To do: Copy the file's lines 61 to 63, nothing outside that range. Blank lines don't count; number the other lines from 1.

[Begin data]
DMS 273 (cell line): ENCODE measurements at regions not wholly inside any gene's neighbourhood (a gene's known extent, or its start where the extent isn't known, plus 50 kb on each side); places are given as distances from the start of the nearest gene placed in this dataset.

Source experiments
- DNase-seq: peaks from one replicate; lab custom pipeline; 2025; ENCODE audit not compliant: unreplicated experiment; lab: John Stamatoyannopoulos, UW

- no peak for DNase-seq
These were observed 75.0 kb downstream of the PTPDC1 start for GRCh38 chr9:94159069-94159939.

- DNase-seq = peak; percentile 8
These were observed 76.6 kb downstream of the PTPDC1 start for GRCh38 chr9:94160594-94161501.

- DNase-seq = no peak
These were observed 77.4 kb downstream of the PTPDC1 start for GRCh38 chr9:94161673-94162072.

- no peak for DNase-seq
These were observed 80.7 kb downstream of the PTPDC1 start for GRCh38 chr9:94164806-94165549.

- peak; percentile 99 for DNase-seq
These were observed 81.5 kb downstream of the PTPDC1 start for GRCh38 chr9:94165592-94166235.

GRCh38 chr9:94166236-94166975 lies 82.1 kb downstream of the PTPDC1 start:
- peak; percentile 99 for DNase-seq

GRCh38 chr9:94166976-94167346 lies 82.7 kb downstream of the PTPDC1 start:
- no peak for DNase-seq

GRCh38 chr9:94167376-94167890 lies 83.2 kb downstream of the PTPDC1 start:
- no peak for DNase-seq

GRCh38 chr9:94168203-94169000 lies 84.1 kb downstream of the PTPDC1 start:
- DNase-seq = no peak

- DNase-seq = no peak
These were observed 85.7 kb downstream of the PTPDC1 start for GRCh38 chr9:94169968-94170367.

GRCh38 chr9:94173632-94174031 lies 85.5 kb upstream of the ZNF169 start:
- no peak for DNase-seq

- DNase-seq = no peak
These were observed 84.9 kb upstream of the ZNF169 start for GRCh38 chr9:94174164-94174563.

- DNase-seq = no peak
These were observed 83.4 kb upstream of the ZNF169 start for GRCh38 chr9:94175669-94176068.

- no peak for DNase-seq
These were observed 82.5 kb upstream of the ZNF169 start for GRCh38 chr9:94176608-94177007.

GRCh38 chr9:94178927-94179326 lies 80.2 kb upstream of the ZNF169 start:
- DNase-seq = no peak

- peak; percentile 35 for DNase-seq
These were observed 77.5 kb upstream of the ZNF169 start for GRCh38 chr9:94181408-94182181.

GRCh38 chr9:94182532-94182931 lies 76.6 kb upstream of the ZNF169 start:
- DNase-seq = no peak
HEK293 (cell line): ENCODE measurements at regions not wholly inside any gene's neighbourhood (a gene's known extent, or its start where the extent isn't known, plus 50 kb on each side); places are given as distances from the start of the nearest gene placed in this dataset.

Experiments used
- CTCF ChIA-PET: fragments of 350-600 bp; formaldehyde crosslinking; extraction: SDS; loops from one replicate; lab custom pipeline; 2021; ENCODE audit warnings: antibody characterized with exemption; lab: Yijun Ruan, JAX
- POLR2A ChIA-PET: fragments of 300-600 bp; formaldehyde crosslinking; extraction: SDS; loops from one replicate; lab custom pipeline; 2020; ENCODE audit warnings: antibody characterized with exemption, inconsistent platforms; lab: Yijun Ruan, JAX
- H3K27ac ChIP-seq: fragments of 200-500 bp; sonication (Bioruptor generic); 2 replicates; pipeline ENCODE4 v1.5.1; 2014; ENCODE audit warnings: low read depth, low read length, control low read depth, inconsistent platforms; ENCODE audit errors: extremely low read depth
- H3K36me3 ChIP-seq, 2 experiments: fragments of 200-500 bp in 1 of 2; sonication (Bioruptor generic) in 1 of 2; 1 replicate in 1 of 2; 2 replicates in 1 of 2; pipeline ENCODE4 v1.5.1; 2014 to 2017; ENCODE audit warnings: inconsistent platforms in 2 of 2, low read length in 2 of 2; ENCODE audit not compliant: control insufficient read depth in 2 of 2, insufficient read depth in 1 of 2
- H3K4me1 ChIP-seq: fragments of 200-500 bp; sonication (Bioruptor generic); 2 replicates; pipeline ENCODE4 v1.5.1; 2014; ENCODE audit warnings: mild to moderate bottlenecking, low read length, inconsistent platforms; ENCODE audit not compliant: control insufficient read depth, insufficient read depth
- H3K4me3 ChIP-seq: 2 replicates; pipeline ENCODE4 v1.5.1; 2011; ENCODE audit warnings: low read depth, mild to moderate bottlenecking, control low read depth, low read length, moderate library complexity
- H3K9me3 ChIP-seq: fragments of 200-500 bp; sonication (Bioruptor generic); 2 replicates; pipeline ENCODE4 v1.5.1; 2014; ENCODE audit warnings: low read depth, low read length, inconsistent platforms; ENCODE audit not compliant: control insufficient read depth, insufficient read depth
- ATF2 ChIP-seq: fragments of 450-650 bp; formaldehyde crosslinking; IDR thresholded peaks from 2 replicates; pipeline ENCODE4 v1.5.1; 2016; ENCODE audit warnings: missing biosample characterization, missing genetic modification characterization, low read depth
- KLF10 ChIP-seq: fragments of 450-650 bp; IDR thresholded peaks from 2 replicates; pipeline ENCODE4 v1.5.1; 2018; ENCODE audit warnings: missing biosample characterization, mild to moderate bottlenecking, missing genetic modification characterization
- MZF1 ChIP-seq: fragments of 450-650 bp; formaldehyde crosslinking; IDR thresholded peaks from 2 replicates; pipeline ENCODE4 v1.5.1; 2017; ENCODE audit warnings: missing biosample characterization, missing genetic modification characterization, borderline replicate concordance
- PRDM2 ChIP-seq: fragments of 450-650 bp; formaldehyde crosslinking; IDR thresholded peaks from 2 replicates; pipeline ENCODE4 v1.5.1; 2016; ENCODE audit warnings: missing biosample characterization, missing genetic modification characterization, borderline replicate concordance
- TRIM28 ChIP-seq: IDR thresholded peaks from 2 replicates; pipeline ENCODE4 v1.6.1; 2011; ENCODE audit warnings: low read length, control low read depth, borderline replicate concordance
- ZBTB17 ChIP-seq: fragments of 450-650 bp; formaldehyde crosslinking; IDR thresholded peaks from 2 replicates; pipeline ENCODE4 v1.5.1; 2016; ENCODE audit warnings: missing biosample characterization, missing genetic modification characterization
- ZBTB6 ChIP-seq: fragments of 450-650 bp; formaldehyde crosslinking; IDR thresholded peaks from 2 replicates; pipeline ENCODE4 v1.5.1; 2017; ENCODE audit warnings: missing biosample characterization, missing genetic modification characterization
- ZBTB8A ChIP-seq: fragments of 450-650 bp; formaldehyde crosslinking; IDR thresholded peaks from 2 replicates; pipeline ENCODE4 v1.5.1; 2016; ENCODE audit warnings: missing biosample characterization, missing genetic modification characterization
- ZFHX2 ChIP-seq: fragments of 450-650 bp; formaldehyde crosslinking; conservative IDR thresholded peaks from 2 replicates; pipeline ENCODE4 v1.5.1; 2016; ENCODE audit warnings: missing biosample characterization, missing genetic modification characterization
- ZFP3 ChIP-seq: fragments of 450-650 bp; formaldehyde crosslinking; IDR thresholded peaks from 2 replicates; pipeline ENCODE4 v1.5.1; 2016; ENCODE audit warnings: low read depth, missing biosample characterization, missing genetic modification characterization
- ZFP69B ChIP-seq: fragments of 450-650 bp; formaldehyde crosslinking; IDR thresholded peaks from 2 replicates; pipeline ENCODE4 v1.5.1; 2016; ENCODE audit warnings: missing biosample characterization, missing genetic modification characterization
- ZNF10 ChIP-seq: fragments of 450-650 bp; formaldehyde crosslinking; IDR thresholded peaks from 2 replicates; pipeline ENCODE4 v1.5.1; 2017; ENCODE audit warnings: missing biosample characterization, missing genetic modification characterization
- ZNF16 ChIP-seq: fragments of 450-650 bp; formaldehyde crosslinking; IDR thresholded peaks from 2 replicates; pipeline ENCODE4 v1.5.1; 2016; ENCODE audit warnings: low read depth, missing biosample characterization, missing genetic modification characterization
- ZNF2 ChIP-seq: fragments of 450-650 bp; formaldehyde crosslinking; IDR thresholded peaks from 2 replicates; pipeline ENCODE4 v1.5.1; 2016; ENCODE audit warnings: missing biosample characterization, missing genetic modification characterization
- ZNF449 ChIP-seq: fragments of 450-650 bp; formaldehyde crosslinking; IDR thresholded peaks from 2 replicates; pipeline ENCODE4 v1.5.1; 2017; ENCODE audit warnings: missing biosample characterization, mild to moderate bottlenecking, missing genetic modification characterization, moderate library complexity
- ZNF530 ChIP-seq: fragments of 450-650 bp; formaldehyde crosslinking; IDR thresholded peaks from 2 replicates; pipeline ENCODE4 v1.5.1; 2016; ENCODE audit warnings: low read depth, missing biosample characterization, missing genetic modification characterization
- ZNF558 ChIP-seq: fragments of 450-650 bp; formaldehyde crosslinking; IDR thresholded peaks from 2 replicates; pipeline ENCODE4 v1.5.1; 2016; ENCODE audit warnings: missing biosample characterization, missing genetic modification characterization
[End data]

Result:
- ZNF449 ChIP-seq: fragments of 450-650 bp; formaldehyde crosslinking; IDR thresholded peaks from 2 replicates; pipeline ENCODE4 v1.5.1; 2017; ENCODE audit warnings: missing biosample characterization, mild to moderate bottlenecking, missing genetic modification characterization, moderate library complexity
- ZNF530 ChIP-seq: fragments of 450-650 bp; formaldehyde crosslinking; IDR thresholded peaks from 2 replicates; pipeline ENCODE4 v1.5.1; 2016; ENCODE audit warnings: low read depth, missing biosample characterization, missing genetic modification characterization
- ZNF558 ChIP-seq: fragments of 450-650 bp; formaldehyde crosslinking; IDR thresholded peaks from 2 replicates; pipeline ENCODE4 v1.5.1; 2016; ENCODE audit warnings: missing biosample characterization, missing genetic modification characterization